Your splash page's design has a profound effect on your app's users. In this course, you will learn how to design artwork for your app in multiple formats with many helpful tools. Software required: Illustrator CC 2015, Photoshop CC 2015.
The design and execution of your splash page can make or break a user's confidence in your app as it loads. In Designing a Splash Page for Your Mobile App, you will learn how to create and set up great splash-page artwork in raster or vector formats, which you can either combine with coding or in Adobe Photoshop. First, you will learn about drawing elements, both electronically with a tablet and conventionally with pencil on paper, as well as vectoring your art work and arranging elements. Next, you'll see how to use the powerful tools in Adobe Animate CC, Illustrator, and Photoshop; then, you'll explore the basics of color theory, typography, and much more. Finally, you'll create an app logo, finishing up with a mock-up and combining all the elements together. At the end of this course, you will have created a great splash page, improved your design skills, and learned how to use some powerful design tools for your future projects. Software required: Illustrator CC 2015, Photoshop CC 2015.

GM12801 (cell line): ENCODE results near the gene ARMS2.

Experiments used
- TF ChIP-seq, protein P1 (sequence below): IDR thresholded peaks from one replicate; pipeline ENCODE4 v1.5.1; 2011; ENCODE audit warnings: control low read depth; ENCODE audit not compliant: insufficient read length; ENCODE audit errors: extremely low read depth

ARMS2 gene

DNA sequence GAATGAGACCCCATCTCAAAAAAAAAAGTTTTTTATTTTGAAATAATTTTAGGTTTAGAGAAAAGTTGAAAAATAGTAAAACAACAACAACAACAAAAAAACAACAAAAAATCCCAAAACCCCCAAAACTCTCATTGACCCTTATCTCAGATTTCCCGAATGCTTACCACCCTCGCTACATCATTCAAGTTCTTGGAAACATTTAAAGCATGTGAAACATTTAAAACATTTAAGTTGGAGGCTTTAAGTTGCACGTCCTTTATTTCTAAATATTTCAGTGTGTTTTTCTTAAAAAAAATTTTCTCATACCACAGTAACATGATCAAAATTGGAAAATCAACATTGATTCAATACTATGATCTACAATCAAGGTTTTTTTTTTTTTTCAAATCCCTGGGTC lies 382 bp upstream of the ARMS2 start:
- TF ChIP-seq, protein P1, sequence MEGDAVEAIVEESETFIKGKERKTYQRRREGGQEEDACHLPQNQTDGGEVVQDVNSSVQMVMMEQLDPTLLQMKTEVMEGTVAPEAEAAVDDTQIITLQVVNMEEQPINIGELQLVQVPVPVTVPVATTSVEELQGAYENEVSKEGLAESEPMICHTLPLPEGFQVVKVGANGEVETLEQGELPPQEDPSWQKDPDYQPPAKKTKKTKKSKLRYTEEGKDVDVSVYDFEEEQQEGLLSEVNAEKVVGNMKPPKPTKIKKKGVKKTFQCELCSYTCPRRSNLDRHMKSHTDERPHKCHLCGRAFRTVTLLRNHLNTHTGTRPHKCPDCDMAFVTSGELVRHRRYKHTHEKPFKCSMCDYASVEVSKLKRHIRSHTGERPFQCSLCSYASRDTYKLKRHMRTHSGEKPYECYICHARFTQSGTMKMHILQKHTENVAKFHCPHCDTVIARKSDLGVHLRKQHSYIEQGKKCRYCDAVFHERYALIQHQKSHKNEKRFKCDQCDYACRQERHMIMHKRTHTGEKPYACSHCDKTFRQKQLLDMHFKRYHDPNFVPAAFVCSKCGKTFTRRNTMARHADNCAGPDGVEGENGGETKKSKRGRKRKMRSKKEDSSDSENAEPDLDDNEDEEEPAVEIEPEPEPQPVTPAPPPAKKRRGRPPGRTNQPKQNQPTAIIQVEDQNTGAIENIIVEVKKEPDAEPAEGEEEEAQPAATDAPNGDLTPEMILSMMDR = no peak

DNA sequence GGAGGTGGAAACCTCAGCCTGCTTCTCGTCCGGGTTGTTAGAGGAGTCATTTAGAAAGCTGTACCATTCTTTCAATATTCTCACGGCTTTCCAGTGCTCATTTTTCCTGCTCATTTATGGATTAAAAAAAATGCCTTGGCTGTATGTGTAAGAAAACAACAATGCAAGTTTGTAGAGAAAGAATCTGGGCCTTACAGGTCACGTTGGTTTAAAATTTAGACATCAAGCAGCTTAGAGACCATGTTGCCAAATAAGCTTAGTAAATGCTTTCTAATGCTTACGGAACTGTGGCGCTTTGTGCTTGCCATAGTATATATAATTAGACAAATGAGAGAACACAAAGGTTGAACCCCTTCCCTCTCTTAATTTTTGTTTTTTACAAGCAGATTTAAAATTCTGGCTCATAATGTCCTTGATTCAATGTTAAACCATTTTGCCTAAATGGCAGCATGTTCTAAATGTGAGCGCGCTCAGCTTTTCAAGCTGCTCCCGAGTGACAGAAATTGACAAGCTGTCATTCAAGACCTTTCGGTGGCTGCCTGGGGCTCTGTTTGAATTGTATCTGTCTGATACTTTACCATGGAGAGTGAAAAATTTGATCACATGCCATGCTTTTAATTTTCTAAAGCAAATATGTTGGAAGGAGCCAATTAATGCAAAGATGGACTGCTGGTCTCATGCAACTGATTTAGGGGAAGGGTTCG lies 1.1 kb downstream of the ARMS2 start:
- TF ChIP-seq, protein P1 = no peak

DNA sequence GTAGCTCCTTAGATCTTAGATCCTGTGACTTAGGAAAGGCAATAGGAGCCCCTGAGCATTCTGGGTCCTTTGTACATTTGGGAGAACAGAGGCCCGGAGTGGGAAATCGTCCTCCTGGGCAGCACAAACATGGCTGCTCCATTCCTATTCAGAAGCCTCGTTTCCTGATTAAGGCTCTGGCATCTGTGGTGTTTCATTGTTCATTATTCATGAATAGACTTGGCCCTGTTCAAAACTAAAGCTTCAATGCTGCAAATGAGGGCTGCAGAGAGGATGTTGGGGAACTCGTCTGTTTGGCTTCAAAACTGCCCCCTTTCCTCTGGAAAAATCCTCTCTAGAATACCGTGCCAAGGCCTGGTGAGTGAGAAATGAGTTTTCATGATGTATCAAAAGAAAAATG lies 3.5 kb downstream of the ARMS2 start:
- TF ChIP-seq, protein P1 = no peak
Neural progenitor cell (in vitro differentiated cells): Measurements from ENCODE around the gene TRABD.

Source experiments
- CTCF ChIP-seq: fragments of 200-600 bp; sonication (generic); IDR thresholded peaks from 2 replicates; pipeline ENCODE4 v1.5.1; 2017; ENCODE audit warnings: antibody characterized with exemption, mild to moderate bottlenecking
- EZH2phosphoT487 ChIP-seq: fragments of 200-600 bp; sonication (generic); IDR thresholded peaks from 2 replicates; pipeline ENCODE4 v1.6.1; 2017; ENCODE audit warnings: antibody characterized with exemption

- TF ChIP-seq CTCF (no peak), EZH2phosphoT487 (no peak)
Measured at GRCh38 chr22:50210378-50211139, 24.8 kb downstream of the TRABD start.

Mario Macari is an award winning illustrator, animator and graphic designer that fell in love with writing code. He develops and codes for major corporations and teaches coding classes at a couple of colleges in Southeastern Wisconsin. Mario Macari holds a BFA in Illustration and certificates galore from software companies.
Course Overview Hi everyone. My name is Mario Macari, and welcome to my course, Designing a Splash Page for Your Mobile App. I'm a graphic designer, illustrator, cartoonist, front-end developer, freelancer, and college adjunct professor. I have been working with computers and graphic design a long, long time, and have been creating art for my entire career. In this course, we are going to create a splash screen for a mobile app. Some of the major topics that we will cover include using both vector and raster images to your advantage for scalable splash screens, drawing characters and arranging them, picking colors that work together, finding and stylizing public domain photos, choosing fonts and creating an app logo. By the end of this course you'll understand how to create, adapt, and composite images. Before beginning the course you should be familiar with Adobe Illustrator and Adobe Photoshop. From here you should feel comfortable diving into Pluralsight's library with courses on graphic design, typography, Adobe Photoshop, Adobe Animate CC, and Adobe Illustrator. I hope you'll join me on this journey to learn typography, drawing, and compositing techniques with Designing a Splash Page for Your Mobile App course at Pluralsight.